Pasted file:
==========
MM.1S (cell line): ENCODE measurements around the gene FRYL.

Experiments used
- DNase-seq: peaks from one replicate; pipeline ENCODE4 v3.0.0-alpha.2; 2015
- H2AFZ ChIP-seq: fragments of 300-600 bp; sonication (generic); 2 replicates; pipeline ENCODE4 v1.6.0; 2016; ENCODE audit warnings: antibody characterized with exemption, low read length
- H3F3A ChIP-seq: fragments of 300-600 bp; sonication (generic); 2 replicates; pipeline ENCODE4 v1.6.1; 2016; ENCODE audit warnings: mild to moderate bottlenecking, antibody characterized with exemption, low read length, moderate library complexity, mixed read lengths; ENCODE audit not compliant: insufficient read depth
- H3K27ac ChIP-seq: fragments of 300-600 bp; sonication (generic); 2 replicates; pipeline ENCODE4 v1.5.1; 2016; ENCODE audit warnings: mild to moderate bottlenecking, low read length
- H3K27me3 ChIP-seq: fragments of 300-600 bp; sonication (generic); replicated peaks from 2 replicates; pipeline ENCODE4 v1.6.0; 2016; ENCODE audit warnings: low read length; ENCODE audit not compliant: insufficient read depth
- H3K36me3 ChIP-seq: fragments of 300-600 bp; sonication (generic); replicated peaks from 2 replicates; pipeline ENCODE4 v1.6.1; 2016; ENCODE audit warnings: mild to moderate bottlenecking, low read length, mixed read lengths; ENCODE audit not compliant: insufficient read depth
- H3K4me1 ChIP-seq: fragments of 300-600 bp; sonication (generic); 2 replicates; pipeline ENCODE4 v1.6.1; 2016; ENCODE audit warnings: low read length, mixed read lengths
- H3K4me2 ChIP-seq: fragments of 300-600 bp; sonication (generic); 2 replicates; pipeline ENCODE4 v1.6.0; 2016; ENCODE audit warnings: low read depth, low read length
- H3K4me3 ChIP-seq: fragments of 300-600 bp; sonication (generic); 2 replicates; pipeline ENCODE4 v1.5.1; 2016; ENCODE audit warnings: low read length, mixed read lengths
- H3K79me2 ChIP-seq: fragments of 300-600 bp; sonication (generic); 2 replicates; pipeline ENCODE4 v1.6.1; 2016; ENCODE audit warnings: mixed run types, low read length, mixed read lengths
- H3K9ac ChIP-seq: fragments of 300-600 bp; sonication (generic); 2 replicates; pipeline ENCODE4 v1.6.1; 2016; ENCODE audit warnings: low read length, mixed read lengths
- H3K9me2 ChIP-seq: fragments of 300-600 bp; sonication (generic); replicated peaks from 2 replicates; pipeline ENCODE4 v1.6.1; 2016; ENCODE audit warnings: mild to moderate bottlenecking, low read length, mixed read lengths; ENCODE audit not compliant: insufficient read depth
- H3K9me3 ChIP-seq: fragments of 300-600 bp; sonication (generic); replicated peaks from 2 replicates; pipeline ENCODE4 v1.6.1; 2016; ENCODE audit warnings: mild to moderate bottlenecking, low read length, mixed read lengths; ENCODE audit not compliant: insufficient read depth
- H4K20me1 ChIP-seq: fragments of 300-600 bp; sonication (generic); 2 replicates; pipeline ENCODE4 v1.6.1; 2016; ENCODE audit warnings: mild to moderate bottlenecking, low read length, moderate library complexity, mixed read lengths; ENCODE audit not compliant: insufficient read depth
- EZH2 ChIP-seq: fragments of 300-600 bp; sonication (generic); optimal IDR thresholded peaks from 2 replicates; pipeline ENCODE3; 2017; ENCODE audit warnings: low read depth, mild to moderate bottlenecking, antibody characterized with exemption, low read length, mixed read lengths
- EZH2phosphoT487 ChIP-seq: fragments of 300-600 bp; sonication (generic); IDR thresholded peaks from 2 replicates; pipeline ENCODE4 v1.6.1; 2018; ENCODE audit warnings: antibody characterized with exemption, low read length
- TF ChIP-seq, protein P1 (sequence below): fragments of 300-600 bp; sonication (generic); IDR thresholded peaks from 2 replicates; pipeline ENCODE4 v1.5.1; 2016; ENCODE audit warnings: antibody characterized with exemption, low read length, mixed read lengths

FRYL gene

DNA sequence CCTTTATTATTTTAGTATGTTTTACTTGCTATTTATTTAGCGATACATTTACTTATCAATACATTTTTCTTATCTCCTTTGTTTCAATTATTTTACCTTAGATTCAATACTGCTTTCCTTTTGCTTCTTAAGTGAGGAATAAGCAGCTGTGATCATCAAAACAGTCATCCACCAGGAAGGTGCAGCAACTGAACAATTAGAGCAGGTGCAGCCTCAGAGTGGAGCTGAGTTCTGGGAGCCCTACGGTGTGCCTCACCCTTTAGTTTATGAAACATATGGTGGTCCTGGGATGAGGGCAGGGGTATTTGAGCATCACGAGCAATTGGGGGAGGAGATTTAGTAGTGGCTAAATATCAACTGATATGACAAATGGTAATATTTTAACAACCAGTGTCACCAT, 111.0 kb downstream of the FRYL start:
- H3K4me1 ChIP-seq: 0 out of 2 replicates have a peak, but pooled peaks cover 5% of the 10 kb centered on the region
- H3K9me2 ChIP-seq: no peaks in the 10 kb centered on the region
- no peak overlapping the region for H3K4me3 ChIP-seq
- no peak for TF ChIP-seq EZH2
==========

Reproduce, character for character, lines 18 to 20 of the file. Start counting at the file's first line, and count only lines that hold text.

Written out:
- EZH2phosphoT487 ChIP-seq: fragments of 300-600 bp; sonication (generic); IDR thresholded peaks from 2 replicates; pipeline ENCODE4 v1.6.1; 2018; ENCODE audit warnings: antibody characterized with exemption, low read length
- TF ChIP-seq, protein P1 (sequence below): fragments of 300-600 bp; sonication (generic); IDR thresholded peaks from 2 replicates; pipeline ENCODE4 v1.5.1; 2016; ENCODE audit warnings: antibody characterized with exemption, low read length, mixed read lengths

FRYL gene